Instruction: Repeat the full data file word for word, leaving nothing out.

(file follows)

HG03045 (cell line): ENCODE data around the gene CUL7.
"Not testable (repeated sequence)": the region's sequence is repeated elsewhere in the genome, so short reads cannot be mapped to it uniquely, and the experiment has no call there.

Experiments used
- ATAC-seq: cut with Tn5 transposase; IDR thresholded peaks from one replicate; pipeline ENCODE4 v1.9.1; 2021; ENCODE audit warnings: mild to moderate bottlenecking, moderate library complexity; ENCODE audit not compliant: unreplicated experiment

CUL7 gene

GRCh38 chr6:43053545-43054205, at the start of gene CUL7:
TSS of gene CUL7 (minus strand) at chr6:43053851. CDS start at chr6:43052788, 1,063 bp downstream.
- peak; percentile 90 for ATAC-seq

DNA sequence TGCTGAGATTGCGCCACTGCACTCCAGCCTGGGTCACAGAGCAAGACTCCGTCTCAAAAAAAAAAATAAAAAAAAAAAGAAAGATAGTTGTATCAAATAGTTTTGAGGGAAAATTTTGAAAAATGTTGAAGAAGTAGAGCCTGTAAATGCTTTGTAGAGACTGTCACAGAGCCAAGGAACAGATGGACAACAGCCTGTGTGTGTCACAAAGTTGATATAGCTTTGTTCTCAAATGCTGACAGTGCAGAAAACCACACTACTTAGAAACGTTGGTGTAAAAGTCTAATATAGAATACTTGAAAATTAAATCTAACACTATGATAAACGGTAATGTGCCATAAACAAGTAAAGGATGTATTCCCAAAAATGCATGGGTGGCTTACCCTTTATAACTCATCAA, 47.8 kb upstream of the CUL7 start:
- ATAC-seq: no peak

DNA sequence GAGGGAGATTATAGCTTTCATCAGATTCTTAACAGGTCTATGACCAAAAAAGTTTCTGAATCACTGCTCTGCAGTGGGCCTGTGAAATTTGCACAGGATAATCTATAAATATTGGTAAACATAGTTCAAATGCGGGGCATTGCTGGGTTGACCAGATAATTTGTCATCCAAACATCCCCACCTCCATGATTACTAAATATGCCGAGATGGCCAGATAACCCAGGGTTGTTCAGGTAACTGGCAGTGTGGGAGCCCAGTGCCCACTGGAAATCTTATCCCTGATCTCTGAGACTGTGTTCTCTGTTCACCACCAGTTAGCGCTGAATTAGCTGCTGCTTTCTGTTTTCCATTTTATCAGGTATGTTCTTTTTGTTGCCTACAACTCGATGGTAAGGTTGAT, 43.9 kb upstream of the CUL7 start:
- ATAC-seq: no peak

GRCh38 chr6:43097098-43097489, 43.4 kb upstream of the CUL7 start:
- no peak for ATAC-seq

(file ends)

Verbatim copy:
HG03045 (cell line): ENCODE data around the gene CUL7.
"Not testable (repeated sequence)": the region's sequence is repeated elsewhere in the genome, so short reads cannot be mapped to it uniquely, and the experiment has no call there.

Experiments used
- ATAC-seq: cut with Tn5 transposase; IDR thresholded peaks from one replicate; pipeline ENCODE4 v1.9.1; 2021; ENCODE audit warnings: mild to moderate bottlenecking, moderate library complexity; ENCODE audit not compliant: unreplicated experiment

CUL7 gene

GRCh38 chr6:43053545-43054205, at the start of gene CUL7:
TSS of gene CUL7 (minus strand) at chr6:43053851. CDS start at chr6:43052788, 1,063 bp downstream.
- peak; percentile 90 for ATAC-seq

DNA sequence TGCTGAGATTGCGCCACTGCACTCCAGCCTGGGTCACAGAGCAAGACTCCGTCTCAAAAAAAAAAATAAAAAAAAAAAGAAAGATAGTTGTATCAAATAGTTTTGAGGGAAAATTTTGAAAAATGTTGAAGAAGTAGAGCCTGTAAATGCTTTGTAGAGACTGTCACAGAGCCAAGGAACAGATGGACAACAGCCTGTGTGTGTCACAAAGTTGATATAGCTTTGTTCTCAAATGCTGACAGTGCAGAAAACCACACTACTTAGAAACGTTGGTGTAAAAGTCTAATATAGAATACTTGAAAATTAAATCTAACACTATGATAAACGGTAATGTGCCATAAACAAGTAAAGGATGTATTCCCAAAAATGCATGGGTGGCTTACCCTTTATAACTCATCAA, 47.8 kb upstream of the CUL7 start:
- ATAC-seq: no peak

DNA sequence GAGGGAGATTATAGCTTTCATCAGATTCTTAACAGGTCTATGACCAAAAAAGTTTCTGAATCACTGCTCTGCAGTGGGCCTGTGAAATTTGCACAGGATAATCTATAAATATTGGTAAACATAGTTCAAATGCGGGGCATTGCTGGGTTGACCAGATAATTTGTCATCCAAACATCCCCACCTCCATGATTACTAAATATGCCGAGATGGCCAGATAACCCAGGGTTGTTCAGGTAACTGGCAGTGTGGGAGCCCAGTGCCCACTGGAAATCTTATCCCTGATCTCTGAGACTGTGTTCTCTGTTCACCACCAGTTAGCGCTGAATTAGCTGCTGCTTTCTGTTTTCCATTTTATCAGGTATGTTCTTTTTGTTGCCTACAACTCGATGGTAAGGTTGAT, 43.9 kb upstream of the CUL7 start:
- ATAC-seq: no peak

GRCh38 chr6:43097098-43097489, 43.4 kb upstream of the CUL7 start:
- no peak for ATAC-seq